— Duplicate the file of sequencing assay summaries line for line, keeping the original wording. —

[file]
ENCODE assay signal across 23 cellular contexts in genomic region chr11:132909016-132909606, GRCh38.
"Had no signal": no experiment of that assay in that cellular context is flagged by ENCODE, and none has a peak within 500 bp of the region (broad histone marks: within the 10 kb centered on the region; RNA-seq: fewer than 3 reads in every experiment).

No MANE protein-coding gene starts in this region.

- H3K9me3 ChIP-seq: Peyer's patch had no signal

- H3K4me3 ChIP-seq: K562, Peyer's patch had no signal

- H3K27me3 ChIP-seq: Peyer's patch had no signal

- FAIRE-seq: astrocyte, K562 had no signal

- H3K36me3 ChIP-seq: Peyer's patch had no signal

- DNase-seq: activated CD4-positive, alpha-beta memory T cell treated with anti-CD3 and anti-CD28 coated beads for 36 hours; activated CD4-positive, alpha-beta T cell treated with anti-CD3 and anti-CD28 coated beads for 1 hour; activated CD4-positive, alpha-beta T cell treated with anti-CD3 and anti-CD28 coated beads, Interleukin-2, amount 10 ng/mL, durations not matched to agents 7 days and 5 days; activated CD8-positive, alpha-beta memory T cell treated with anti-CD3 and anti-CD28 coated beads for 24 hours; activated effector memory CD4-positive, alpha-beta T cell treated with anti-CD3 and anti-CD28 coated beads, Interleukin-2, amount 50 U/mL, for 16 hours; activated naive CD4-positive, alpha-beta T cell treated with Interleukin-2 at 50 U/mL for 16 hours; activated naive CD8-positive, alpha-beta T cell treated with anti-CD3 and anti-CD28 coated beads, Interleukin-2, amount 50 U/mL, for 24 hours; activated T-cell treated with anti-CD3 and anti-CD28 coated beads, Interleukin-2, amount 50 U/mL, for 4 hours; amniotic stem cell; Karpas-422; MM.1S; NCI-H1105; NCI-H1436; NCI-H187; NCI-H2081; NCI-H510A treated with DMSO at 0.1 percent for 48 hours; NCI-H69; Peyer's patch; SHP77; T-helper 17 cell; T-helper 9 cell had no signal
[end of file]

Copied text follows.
ENCODE assay signal across 23 cellular contexts in genomic region chr11:132909016-132909606, GRCh38.
"Had no signal": no experiment of that assay in that cellular context is flagged by ENCODE, and none has a peak within 500 bp of the region (broad histone marks: within the 10 kb centered on the region; RNA-seq: fewer than 3 reads in every experiment).

No MANE protein-coding gene starts in this region.

- H3K9me3 ChIP-seq: Peyer's patch had no signal

- H3K4me3 ChIP-seq: K562, Peyer's patch had no signal

- H3K27me3 ChIP-seq: Peyer's patch had no signal

- FAIRE-seq: astrocyte, K562 had no signal

- H3K36me3 ChIP-seq: Peyer's patch had no signal

- DNase-seq: activated CD4-positive, alpha-beta memory T cell treated with anti-CD3 and anti-CD28 coated beads for 36 hours; activated CD4-positive, alpha-beta T cell treated with anti-CD3 and anti-CD28 coated beads for 1 hour; activated CD4-positive, alpha-beta T cell treated with anti-CD3 and anti-CD28 coated beads, Interleukin-2, amount 10 ng/mL, durations not matched to agents 7 days and 5 days; activated CD8-positive, alpha-beta memory T cell treated with anti-CD3 and anti-CD28 coated beads for 24 hours; activated effector memory CD4-positive, alpha-beta T cell treated with anti-CD3 and anti-CD28 coated beads, Interleukin-2, amount 50 U/mL, for 16 hours; activated naive CD4-positive, alpha-beta T cell treated with Interleukin-2 at 50 U/mL for 16 hours; activated naive CD8-positive, alpha-beta T cell treated with anti-CD3 and anti-CD28 coated beads, Interleukin-2, amount 50 U/mL, for 24 hours; activated T-cell treated with anti-CD3 and anti-CD28 coated beads, Interleukin-2, amount 50 U/mL, for 4 hours; amniotic stem cell; Karpas-422; MM.1S; NCI-H1105; NCI-H1436; NCI-H187; NCI-H2081; NCI-H510A treated with DMSO at 0.1 percent for 48 hours; NCI-H69; Peyer's patch; SHP77; T-helper 17 cell; T-helper 9 cell had no signal